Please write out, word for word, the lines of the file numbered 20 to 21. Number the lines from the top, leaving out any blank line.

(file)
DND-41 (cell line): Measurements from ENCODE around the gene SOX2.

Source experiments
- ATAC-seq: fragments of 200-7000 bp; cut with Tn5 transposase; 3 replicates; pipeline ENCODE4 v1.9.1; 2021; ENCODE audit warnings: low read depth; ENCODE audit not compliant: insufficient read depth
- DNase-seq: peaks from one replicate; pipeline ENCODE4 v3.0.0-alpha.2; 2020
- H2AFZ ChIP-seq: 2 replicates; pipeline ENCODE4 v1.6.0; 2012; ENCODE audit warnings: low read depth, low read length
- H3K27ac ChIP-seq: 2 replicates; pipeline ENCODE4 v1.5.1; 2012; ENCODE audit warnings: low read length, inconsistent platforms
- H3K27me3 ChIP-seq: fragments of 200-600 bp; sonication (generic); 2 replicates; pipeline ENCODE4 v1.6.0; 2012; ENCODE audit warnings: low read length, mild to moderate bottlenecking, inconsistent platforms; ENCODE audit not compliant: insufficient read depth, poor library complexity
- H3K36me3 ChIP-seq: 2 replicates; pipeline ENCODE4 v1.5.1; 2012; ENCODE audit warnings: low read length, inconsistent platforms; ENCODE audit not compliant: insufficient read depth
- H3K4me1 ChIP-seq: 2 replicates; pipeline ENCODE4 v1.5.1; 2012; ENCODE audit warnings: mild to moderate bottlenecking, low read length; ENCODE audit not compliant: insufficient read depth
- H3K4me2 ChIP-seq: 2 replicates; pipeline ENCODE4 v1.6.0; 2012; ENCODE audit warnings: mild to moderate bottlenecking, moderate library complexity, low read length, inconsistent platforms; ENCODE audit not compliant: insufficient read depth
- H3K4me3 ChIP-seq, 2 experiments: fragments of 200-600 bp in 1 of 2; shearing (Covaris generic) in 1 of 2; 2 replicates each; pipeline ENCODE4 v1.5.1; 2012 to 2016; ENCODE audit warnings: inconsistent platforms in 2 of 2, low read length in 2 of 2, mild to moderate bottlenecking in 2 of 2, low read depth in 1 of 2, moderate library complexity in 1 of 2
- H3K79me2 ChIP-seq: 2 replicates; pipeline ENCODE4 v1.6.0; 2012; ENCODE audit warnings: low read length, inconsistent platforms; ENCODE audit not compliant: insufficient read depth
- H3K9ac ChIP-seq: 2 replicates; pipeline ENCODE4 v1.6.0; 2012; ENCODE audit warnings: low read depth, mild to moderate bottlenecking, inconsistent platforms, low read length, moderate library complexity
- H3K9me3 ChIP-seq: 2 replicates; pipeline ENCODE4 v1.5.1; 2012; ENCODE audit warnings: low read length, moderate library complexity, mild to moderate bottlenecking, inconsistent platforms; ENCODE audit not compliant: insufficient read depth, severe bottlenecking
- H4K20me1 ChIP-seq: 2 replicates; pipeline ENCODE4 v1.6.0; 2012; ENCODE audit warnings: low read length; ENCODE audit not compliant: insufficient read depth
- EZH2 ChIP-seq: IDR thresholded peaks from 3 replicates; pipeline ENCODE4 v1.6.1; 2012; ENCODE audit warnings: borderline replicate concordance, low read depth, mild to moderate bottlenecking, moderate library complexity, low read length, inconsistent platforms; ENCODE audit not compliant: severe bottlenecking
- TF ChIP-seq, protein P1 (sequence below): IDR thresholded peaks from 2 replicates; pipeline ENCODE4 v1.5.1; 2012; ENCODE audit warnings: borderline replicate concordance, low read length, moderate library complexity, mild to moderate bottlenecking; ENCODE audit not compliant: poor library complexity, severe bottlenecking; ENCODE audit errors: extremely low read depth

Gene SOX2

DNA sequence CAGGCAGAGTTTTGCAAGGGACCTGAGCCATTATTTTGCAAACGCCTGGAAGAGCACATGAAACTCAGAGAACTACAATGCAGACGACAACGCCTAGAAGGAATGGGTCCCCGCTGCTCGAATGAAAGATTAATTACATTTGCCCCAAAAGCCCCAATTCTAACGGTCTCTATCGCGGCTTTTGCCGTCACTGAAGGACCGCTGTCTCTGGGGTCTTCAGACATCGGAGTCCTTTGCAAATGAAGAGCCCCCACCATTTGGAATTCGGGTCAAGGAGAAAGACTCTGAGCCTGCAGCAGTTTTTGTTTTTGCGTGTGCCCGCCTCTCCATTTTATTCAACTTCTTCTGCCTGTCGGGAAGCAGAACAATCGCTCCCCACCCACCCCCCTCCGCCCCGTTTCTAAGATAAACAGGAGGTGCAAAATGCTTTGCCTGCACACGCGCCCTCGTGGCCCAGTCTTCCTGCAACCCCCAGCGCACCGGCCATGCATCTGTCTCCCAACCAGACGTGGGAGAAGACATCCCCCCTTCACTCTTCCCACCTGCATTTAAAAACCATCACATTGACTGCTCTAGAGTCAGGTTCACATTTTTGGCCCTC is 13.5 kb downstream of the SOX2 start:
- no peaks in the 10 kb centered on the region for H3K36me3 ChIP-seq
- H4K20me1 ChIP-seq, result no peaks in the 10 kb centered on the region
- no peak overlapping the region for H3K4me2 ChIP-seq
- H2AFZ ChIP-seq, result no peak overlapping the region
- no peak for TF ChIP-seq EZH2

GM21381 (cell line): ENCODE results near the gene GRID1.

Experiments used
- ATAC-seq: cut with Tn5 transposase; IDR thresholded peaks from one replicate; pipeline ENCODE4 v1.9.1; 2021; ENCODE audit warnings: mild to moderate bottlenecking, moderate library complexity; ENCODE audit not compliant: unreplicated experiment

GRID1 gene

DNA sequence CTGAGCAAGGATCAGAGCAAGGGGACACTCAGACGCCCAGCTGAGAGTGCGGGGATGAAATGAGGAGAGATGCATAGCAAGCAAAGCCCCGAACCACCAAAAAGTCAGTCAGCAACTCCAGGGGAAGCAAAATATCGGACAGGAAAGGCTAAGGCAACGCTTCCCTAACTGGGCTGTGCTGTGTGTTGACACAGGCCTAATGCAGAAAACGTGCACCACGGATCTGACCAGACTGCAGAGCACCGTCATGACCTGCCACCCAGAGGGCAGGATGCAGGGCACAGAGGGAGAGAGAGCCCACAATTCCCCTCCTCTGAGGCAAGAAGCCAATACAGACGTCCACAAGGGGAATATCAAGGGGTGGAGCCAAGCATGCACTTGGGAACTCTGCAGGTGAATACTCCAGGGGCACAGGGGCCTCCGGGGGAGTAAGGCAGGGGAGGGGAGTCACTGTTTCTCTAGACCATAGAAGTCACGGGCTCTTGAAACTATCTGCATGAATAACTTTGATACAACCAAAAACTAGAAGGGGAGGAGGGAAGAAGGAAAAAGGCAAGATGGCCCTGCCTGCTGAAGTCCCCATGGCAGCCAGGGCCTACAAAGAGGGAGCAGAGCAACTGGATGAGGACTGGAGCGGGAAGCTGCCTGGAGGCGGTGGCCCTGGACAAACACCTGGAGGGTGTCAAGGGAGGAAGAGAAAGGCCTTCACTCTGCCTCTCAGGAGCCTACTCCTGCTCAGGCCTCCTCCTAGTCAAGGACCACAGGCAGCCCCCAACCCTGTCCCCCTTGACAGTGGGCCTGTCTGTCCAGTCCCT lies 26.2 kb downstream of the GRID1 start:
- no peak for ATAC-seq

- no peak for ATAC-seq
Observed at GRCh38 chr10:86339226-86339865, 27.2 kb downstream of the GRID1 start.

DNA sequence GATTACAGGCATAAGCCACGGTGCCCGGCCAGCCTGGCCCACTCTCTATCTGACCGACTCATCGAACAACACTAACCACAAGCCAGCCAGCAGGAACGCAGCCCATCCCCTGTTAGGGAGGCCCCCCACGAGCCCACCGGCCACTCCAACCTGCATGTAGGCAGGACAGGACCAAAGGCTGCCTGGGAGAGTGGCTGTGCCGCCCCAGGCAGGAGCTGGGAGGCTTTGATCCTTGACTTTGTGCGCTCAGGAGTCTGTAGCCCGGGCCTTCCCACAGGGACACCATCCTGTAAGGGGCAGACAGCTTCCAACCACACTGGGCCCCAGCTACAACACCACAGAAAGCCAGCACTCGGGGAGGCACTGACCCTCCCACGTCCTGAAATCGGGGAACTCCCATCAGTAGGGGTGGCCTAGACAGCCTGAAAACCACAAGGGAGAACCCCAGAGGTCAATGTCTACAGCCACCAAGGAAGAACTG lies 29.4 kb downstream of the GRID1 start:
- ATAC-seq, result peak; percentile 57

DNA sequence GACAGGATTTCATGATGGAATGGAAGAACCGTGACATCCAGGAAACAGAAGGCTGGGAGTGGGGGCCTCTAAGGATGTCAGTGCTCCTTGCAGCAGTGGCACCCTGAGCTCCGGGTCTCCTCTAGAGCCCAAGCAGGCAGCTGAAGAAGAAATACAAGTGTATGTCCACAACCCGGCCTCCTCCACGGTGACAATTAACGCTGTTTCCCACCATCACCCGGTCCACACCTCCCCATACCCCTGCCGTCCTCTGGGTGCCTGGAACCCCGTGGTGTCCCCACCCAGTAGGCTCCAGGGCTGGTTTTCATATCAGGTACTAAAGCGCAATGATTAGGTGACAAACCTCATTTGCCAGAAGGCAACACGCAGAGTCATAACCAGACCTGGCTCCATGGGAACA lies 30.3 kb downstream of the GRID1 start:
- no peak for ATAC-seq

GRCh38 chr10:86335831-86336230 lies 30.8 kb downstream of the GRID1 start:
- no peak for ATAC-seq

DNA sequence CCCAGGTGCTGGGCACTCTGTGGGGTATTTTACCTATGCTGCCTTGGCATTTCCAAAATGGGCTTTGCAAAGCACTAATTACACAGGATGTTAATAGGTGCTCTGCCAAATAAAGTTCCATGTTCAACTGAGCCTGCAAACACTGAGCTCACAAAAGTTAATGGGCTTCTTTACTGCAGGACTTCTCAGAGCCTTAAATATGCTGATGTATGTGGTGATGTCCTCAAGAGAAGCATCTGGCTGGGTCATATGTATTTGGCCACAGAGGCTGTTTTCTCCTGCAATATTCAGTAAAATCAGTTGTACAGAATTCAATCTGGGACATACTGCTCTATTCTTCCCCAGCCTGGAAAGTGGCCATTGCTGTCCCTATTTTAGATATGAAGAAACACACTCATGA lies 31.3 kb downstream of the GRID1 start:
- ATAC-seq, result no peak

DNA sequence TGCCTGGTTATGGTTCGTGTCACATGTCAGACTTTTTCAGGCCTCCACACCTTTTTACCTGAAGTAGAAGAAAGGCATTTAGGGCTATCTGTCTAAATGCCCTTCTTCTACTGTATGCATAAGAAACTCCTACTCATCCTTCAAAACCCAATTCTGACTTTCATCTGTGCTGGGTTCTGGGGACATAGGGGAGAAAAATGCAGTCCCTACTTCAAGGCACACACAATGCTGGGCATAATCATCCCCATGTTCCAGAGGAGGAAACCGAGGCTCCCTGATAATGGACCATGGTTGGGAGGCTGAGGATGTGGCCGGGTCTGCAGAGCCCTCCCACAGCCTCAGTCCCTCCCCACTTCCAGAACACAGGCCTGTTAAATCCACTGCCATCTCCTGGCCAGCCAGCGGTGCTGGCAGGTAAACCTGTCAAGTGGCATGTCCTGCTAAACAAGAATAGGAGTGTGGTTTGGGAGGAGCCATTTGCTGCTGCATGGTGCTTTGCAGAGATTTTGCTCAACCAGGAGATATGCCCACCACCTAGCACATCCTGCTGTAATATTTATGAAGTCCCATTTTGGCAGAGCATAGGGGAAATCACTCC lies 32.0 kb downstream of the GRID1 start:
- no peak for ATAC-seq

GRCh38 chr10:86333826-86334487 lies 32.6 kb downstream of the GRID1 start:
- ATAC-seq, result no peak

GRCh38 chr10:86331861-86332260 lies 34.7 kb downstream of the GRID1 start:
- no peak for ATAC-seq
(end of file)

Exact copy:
- no peaks in the 10 kb centered on the region for H3K36me3 ChIP-seq
- H4K20me1 ChIP-seq, result no peaks in the 10 kb centered on the region